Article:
As interior doors are pulled open and pushed closed day in and day out, it puts quite a lot of strain on the door jambs, hinges, and latches. As a result of their gradual wear and tear, the interior door tightens and stops closing correctly. Generally, it is because of three interior door problems. So, let us first look at the problems and then their solutions.
DOOR HINGE ISSUES
One of the common reasons for closing door problems is the hinge. The screws that hold the hinge in place start to work loose and cause the door to sag or become tight. It results in the door not meeting the latch-side strike plate or scraping the door.
By looking at the jamb, you need to check if the hinge plates are causing the problem. If the mortises are cut too deep, it causes the hinge leaves to sink below the surface. You can fix loose hinge by merely tightening the screws. In some cases, it is enough to fix the problem.
If you notice that the screws are twisting in place and not catching, then it is best to use longer screws. Even if this does not fix the issue, put some carpenter's glue on a matchstick and tap it into faulty screw holes. Reinstall the screws once the glue dries up. If the mortise is too deep, you can decrease its depth by cutting a wood shim and gluing it.
DOOR LATCH ISSUES
Another common cause of an interior door improper closing is a faulty door latch. It may cause the door to grind against the latch strike plates. Look for a gap between the door frame and the door by leaning down at eye-level with the doorknob. If the latch is not centered on the strike place, there is an easy fix. That is why fixing the faulty door latch can help resolve the issue.
First, you need to tighten the screws. Hopefully, it'll fix the issue. If it does not, then move the latch strike plate after taking out the screws. However, you need to make sure that the plate does not move far enough from the old screw holes because it will ensure the door stays fastened.
If it does not work, then remove the strike place. Move the strike plate to center on the latch and make the location. Chisel your door frame as required and reattach the strike plate.
TOP OR BOTTOM OF THE DOOR ISSUES
If all methods fail to deliver the desired result, you need to look at your interior door's top and bottom. There is a possibility that the door edge at the top is not completely level and it is causing the door to stick in one corner.
By using a handheld planer tool or sandpaper, you can trim down the troublemaking edges. We would recommend you test the fit after every little change you make because you do not want to end up with a small door for its frame – it does not look right.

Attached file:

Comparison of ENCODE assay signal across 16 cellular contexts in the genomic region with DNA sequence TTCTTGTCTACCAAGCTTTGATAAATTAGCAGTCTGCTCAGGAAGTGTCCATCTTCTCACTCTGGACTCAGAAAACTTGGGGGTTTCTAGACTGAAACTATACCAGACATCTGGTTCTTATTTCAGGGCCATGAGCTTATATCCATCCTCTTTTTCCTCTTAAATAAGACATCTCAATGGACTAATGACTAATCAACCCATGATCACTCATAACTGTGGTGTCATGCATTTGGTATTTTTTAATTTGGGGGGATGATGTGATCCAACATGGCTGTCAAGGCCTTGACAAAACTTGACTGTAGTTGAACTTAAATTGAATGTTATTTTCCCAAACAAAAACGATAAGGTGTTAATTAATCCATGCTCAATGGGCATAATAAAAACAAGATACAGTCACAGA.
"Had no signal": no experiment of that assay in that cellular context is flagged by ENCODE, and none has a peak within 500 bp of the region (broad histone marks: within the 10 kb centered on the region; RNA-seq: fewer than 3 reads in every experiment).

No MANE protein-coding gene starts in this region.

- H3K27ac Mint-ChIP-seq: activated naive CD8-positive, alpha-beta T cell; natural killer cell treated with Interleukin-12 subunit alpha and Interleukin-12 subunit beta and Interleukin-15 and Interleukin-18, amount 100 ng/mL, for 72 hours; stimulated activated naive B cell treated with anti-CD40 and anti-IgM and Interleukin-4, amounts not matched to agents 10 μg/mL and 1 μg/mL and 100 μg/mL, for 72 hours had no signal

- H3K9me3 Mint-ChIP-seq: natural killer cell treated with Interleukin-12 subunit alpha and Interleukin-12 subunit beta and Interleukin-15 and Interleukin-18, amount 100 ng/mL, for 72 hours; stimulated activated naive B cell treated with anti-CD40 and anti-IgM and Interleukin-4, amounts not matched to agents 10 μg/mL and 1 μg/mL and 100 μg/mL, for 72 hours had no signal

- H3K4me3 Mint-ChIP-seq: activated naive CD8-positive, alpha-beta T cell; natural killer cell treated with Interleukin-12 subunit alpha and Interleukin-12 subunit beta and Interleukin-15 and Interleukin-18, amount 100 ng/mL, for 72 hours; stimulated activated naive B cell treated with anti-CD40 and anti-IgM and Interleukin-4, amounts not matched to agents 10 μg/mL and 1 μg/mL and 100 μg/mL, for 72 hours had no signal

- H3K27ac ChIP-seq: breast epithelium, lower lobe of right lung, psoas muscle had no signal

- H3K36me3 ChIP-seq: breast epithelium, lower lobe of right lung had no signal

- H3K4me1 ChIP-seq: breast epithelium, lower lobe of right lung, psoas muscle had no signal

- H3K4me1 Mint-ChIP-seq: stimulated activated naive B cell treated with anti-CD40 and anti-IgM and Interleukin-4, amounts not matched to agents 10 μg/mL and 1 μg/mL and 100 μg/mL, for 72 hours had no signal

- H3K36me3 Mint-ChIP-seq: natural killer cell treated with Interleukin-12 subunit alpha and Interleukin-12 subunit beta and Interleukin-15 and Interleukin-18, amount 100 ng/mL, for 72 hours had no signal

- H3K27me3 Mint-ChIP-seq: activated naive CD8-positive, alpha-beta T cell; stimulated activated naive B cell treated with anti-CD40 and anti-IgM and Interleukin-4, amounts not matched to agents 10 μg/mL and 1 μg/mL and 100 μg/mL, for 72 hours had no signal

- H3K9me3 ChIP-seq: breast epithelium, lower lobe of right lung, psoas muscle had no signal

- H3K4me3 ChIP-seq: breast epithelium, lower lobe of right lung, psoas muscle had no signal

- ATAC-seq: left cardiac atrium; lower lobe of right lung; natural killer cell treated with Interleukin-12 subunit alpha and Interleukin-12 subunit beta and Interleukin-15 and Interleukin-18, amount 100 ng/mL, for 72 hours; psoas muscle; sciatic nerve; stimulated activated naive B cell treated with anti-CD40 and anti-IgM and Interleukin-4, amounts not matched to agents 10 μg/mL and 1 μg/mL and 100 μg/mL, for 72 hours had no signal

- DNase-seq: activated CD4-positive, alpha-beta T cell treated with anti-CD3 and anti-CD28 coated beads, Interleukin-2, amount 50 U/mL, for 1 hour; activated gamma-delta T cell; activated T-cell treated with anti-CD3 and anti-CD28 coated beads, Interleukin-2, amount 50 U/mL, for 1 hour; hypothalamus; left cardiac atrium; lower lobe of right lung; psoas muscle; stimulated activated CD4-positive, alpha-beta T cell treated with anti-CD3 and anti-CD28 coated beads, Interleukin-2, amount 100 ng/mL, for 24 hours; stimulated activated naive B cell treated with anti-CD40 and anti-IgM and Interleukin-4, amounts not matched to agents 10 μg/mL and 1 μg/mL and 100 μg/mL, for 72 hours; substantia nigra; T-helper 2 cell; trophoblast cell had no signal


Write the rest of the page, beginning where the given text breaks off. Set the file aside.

Other Reasons Causing A Tight Interior Door
There could be other reasons behind a tight interior door. So, let us look at them as well.
Door Swings Open/Closed On Its Own
If your door swings open or closed on its own, the most likely reason is that the door frame is out of plumb. If you notice loose pin hinges, remove a pin and use a hammer to bend it slightly. It will help increase friction. Now put it back in. If it does not work, you can unscrew the lining and relocate it to ensure it is plumb.
An Out of Wind Door Frame
Do you have to push the door quite hard for it to latch? Does the door springs open a bit when you push it down? If it is the case, you have a twisted door or the frame is 'out of wind.' It could be the reason behind a tight interior door.
There are two ways to fix the problem. You can move the frame a little bit. Unscrew the frame and move the top of the hinge side in a way that the leg is parallel with the other one. Do keep in mind that it might take a few hits and misses.
Another fix is to move the doorstops. Leave the door as is and simply move the doorstop. When you are re-nailing the doorstops, do make sure to leave a gap of 1-2mm all the way around if there is need for paint. If there is no need for decorating, you should fix them tighter.
If Nothing Works, Close Shaving Might Do The Job
To keep a door from sticking in the jamb, you need to find the reveal, which is the space between the jamb and the door. It should be about approximately the thickness of a nickel or 1/8 to 3/16 inch wide. Open and close the door to find the reveal. If you notice that there is uneven reveal, it means the hinges are out of alignment or loose. If that is not the case, the most likely reason is humidity. So, it is time to plane the door. For a detailed explanation, we urge you to read this informative piece on how to shave down a door.
The Bottom Line
Fixing a tight interior door is easy. Do not let it drive you crazy. A little tightening or a bit of sanding will do the job for you. If the fixes mentioned above do not work, it might be best to call a pro. Let us know if you have any queries related to how to fix a tight interior door.